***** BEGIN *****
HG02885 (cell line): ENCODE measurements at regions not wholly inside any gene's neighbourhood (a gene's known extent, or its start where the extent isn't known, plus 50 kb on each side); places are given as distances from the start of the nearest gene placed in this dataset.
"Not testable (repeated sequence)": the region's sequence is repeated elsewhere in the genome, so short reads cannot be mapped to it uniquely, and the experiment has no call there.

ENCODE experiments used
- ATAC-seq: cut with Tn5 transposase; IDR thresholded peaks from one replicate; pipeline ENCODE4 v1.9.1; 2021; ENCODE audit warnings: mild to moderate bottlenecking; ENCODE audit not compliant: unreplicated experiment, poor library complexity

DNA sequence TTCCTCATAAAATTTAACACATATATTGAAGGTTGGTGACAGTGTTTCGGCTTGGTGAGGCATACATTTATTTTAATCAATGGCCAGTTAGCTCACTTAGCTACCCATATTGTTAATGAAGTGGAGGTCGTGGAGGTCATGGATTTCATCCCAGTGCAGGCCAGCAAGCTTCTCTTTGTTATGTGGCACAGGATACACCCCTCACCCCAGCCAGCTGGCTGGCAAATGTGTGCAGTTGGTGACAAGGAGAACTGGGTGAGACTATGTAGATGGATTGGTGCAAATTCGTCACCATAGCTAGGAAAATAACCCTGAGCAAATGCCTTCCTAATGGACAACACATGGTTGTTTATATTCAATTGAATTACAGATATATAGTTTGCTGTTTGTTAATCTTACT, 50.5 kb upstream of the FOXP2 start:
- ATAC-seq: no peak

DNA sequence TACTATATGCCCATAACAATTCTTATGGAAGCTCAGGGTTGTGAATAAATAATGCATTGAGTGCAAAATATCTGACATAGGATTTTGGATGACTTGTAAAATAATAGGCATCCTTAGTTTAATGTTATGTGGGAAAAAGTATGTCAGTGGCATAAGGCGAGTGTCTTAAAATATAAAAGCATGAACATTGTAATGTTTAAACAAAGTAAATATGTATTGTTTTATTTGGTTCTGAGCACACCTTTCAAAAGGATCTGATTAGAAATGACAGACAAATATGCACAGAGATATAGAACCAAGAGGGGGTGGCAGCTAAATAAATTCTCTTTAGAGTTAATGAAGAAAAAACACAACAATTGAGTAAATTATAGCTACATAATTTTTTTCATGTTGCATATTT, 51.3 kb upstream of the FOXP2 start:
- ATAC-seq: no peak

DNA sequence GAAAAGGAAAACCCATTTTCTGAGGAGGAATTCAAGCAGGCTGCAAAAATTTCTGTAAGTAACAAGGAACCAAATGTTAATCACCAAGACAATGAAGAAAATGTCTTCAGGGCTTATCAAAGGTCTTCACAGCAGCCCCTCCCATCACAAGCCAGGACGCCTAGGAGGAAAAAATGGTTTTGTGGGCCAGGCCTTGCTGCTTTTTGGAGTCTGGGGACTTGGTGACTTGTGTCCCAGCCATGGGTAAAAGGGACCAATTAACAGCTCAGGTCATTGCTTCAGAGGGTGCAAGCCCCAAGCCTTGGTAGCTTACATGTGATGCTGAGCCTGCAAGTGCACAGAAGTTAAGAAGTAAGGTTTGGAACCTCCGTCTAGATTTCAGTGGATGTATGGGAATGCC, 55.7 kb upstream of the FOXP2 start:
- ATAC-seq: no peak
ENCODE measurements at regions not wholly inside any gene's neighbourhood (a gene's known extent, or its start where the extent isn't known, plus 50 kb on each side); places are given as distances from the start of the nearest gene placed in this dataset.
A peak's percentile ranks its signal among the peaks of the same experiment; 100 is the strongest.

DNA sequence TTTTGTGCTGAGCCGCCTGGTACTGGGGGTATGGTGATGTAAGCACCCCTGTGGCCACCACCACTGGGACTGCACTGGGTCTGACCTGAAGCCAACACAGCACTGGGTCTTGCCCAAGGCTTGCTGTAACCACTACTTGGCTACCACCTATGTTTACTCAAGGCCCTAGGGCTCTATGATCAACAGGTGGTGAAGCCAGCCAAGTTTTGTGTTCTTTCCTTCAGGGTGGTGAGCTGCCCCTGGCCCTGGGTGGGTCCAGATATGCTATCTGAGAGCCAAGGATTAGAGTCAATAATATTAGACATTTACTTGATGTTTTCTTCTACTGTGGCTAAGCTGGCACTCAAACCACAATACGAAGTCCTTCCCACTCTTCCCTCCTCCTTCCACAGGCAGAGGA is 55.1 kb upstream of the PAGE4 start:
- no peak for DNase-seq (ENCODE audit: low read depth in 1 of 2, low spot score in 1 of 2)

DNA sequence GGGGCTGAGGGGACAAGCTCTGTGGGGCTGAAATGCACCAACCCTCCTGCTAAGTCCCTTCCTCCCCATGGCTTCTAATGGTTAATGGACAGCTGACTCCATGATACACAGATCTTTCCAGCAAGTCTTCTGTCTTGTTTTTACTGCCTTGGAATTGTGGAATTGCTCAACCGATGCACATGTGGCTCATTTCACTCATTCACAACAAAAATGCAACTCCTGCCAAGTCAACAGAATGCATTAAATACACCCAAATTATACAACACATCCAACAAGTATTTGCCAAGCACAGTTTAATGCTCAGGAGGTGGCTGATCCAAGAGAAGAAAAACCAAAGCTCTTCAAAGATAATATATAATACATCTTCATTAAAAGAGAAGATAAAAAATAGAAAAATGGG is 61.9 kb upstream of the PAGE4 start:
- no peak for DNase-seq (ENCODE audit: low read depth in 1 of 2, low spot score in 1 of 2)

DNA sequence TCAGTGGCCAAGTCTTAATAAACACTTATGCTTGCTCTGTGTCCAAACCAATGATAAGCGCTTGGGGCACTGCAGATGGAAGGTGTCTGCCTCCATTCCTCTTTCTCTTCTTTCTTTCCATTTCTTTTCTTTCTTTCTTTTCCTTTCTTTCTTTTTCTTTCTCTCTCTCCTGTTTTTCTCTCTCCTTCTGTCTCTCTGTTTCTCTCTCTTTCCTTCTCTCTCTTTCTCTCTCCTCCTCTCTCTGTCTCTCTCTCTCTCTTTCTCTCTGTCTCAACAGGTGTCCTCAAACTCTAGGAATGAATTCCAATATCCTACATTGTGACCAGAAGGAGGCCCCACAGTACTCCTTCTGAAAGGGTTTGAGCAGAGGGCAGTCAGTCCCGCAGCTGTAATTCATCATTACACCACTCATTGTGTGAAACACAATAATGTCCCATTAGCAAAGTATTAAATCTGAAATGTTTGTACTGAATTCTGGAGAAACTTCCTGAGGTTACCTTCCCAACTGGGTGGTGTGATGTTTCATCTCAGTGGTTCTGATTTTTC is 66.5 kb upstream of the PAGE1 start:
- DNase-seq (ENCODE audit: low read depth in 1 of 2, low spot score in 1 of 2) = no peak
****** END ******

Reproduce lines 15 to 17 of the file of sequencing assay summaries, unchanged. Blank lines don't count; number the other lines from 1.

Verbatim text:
DNA sequence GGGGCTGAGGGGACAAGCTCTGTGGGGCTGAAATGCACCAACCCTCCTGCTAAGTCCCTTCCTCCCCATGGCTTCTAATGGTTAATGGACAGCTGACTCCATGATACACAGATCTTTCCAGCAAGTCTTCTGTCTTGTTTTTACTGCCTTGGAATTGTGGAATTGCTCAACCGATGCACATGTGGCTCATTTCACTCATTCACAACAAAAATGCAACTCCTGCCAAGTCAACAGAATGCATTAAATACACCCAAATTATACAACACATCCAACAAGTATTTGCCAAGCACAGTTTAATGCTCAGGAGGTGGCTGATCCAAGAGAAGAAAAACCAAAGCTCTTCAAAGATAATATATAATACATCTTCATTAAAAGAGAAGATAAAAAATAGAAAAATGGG is 61.9 kb upstream of the PAGE4 start:
- no peak for DNase-seq (ENCODE audit: low read depth in 1 of 2, low spot score in 1 of 2)

DNA sequence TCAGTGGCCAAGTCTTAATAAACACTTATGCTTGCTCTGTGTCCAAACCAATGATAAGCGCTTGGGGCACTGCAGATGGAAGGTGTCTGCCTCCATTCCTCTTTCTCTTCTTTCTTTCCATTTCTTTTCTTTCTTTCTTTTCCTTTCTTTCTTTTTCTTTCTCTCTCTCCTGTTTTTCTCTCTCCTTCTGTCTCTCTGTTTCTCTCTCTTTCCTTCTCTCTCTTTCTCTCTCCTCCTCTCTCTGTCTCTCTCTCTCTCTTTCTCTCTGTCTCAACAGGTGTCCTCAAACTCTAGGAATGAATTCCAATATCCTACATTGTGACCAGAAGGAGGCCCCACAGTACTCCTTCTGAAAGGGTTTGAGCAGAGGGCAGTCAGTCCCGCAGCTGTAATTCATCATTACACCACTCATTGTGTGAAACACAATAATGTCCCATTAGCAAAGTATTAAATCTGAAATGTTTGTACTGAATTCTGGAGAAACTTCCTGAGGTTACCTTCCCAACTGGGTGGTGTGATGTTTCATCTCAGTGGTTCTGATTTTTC is 66.5 kb upstream of the PAGE1 start: